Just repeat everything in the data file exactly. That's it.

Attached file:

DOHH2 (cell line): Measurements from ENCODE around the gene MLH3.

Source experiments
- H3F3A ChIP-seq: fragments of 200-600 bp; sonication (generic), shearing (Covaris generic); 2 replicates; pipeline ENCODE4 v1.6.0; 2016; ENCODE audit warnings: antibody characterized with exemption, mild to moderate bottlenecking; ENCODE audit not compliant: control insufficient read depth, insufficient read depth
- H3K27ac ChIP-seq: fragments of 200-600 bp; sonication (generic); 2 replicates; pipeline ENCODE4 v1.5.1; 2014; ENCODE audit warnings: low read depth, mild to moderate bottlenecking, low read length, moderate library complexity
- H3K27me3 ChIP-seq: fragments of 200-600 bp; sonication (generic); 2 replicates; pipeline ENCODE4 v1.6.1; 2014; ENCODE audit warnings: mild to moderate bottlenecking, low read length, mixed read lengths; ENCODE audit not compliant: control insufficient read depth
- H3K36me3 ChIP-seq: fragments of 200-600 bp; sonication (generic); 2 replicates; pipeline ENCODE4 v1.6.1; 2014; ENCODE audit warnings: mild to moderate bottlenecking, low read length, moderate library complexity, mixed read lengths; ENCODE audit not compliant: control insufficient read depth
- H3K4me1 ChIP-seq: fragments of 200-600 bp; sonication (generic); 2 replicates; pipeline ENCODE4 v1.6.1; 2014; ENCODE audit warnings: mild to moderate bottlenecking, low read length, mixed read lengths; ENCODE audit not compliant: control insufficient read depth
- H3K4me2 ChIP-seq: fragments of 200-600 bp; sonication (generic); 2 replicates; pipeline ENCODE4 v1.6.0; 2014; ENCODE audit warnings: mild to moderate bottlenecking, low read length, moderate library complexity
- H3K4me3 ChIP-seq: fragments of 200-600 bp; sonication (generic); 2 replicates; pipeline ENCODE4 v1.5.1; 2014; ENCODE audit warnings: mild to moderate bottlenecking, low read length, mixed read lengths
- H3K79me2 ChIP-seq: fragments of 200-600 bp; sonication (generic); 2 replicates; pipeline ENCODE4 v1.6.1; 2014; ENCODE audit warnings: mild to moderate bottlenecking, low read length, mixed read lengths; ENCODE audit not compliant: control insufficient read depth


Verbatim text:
DOHH2 (cell line): Measurements from ENCODE around the gene MLH3.

Source experiments
- H3F3A ChIP-seq: fragments of 200-600 bp; sonication (generic), shearing (Covaris generic); 2 replicates; pipeline ENCODE4 v1.6.0; 2016; ENCODE audit warnings: antibody characterized with exemption, mild to moderate bottlenecking; ENCODE audit not compliant: control insufficient read depth, insufficient read depth
- H3K27ac ChIP-seq: fragments of 200-600 bp; sonication (generic); 2 replicates; pipeline ENCODE4 v1.5.1; 2014; ENCODE audit warnings: low read depth, mild to moderate bottlenecking, low read length, moderate library complexity
- H3K27me3 ChIP-seq: fragments of 200-600 bp; sonication (generic); 2 replicates; pipeline ENCODE4 v1.6.1; 2014; ENCODE audit warnings: mild to moderate bottlenecking, low read length, mixed read lengths; ENCODE audit not compliant: control insufficient read depth
- H3K36me3 ChIP-seq: fragments of 200-600 bp; sonication (generic); 2 replicates; pipeline ENCODE4 v1.6.1; 2014; ENCODE audit warnings: mild to moderate bottlenecking, low read length, moderate library complexity, mixed read lengths; ENCODE audit not compliant: control insufficient read depth
- H3K4me1 ChIP-seq: fragments of 200-600 bp; sonication (generic); 2 replicates; pipeline ENCODE4 v1.6.1; 2014; ENCODE audit warnings: mild to moderate bottlenecking, low read length, mixed read lengths; ENCODE audit not compliant: control insufficient read depth
- H3K4me2 ChIP-seq: fragments of 200-600 bp; sonication (generic); 2 replicates; pipeline ENCODE4 v1.6.0; 2014; ENCODE audit warnings: mild to moderate bottlenecking, low read length, moderate library complexity
- H3K4me3 ChIP-seq: fragments of 200-600 bp; sonication (generic); 2 replicates; pipeline ENCODE4 v1.5.1; 2014; ENCODE audit warnings: mild to moderate bottlenecking, low read length, mixed read lengths
- H3K79me2 ChIP-seq: fragments of 200-600 bp; sonication (generic); 2 replicates; pipeline ENCODE4 v1.6.1; 2014; ENCODE audit warnings: mild to moderate bottlenecking, low read length, mixed read lengths; ENCODE audit not compliant: control insufficient read depth